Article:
Best of 2009: Motherhood of Boys

The following is a re-post from August 12th. I kept comments closed on the original post (which I've edited slightly below) so I'm going to keep them open this time, for those with similar stories to share.

...

I spot them right away behind the far tennis court, huddled together with their elbows in each other’s sides. They pass joints oblivious to the consequences of so openly smoking in such a public place. They talk loudly and drink cheap bourbon, yelling at each other to "fuck off, motherfucker."

"There's one, Daddy!"

Archer, scurries toward an empty court, dragging a bag of tennis balls behind him. Hal follows and I after him, pushing our baby with bottle propped against her tiny folded hands. It's late. 8:30, maybe 9:00, but we promised Archer tennis so here we are, the four of us playing hooky from bedtime under the bleed of white lights.

Archer picks up his racket, poised for play.


"I'm ready, Daddy," he says, his shrill voice overcome by an argument about vert vs. street skate taking place behind me - the words of boys I've never met but know so well.

In high school I lead a double life. By day I was blonde and popular, the host and producer of our high school television show, organizer of Battle of the Bands, ASB commissioner, Homecoming Queen. I lived the southern California cliché: my first car a convertible Cabriolet with cow-print seat covers, my first job, serving sub sandwiches clad in a bikini top and cut-offs to bleached-haired surfers. I was an honor student with a side job writing angst-ridden poetry for a best-selling book series, the poster child for lucky, normal, have-it-all teenager. I was THAT girl...

...Except, not really.

At night I became someone else. Instead of hanging out with my fellow ASB members or honor students, I gravitated toward a completely different crowd: an all ages collective of lost boys, their wounds gaping without bandages, battle-scarred from years of being abused, abandoned, told they were mistakes, or worse. They found a gang in one another and spent all their time together, suburban vagabonds with duct taped sneakers who lived in guesthouses and one-room studios in the basement of chiropractic offices. In a way, I was romanced by their underworld, their carefree lifestyle, the way they bled and broke without crying. I came to them bearing bandages.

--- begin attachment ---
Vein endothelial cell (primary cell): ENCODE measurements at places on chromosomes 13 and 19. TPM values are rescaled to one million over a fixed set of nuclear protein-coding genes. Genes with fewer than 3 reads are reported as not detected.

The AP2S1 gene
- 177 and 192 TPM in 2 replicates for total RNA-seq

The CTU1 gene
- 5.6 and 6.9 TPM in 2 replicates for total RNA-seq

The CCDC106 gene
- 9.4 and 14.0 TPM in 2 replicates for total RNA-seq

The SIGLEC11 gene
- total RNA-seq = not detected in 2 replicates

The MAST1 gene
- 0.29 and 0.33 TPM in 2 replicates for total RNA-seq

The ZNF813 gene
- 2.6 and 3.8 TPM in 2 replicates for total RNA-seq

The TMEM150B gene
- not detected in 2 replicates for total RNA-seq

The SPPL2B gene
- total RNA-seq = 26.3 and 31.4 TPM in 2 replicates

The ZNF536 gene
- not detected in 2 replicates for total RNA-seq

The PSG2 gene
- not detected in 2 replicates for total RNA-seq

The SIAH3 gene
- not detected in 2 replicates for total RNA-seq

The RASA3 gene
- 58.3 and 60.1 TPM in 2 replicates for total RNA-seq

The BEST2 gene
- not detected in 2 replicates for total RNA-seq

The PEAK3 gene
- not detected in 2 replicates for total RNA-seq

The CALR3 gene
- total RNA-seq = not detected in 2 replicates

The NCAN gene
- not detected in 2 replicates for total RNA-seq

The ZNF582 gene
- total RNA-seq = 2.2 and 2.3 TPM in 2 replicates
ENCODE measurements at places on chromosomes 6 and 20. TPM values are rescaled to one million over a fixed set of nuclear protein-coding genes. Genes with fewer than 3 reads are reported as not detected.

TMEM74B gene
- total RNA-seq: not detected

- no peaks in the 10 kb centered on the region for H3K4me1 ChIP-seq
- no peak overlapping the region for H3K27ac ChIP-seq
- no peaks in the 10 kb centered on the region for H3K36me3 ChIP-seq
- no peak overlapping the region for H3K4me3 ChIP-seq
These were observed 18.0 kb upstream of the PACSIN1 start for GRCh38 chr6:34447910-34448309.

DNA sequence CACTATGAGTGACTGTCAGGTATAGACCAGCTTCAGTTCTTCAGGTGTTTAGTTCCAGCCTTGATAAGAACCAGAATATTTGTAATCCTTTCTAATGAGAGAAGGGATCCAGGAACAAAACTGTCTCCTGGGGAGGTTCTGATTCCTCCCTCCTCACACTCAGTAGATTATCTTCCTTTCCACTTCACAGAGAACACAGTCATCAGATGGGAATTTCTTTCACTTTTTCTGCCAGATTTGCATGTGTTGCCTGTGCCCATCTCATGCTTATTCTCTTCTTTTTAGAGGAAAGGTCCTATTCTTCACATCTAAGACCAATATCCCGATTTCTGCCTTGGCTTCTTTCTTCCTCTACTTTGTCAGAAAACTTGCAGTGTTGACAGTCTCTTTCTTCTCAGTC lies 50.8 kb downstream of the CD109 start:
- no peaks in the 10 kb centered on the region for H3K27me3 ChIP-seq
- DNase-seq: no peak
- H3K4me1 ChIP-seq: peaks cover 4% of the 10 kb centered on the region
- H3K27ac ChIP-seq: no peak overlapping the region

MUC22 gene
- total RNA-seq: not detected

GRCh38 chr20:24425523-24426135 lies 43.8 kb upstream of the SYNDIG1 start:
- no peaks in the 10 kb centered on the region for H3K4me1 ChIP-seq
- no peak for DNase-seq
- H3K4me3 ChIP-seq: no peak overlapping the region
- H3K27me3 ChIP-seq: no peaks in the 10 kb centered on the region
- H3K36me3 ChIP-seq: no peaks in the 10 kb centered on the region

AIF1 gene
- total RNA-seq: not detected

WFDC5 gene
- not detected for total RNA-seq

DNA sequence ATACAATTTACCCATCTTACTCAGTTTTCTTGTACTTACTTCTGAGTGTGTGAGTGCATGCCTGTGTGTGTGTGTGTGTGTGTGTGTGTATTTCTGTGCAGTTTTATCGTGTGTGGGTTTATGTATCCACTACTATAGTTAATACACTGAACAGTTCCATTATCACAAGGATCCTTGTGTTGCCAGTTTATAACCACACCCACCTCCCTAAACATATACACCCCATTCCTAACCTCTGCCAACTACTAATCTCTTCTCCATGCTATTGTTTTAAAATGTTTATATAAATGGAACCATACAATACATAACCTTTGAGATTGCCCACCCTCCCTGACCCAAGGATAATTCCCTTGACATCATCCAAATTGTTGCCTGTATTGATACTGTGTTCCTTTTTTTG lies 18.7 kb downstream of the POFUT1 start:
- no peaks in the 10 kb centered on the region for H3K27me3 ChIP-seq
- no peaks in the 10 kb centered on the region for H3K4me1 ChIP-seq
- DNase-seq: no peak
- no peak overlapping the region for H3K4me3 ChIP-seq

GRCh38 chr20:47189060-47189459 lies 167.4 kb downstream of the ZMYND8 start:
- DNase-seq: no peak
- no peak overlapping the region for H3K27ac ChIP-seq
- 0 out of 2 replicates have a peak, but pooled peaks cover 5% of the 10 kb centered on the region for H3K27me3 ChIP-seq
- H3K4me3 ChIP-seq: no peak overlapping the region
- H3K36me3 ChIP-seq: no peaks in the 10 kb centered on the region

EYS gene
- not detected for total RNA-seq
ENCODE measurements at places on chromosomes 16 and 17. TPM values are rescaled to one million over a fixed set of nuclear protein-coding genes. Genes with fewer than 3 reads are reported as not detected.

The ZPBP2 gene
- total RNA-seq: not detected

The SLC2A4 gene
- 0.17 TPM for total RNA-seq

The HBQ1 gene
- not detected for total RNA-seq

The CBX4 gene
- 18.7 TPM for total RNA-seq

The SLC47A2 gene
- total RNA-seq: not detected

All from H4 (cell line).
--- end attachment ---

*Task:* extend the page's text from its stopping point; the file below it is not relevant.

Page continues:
"Let me in and I will dress your wounds, tuck you in, love you past morning..."

Some were dropouts and drug addicts, many of them motherless. Fatherless. Futureless. To me they were beautiful, hiding depth and introspection under baggy pants and shoelace belts. Many aspired to be artists, painters, filmmakers. I found great pleasure in cheering them on.

“You can do it! I believe in you!”

It started as a sort of rebellion. I wasn't supposed to get high behind liquor stores with dudes who "showered" in the ocean. I wasn't supposed to fall in love with the kinds of guys who streaked through strip malls, got arrested, passed out in gutters with one shoe on. But it turned into something else. I became dependent on their phone calls—on being some kind of savior, an adolescent superhero who snuck out through her bedroom window to attend to the fallen. I was their beck and call girl, queen of the lost boys, addicted to the kind of attention they gave me in return for my care and sweet nothing whispers.

"I know you're hurting. That's why I'm here. I will take care of you. You need a mother? I’ll be your mom. So what if I'm only sixteen, seventeen, eighteennineteentwentytwentyone... I am here for you. Lean on me."

After graduation, I started a new life rooted in old ways. The boys were men now, but hardly. And I worshipped them, cooked for them, cleaned after them, shuttled them around, let them crash on my couch, in my bed. I lent them money I knew I'd never get back, told them over and over that I loved them. Felt it. Believed it. Would have done anything for them and did for many years.

“I'm saving them," I thought. "I'm saving them all."

But even in my early twenties I was too young and naive to understand that all I was doing was parading around the boulevards with badges of martyrdom sewn like girl-scout patches on my favorite denim jacket.

"This weed is bad."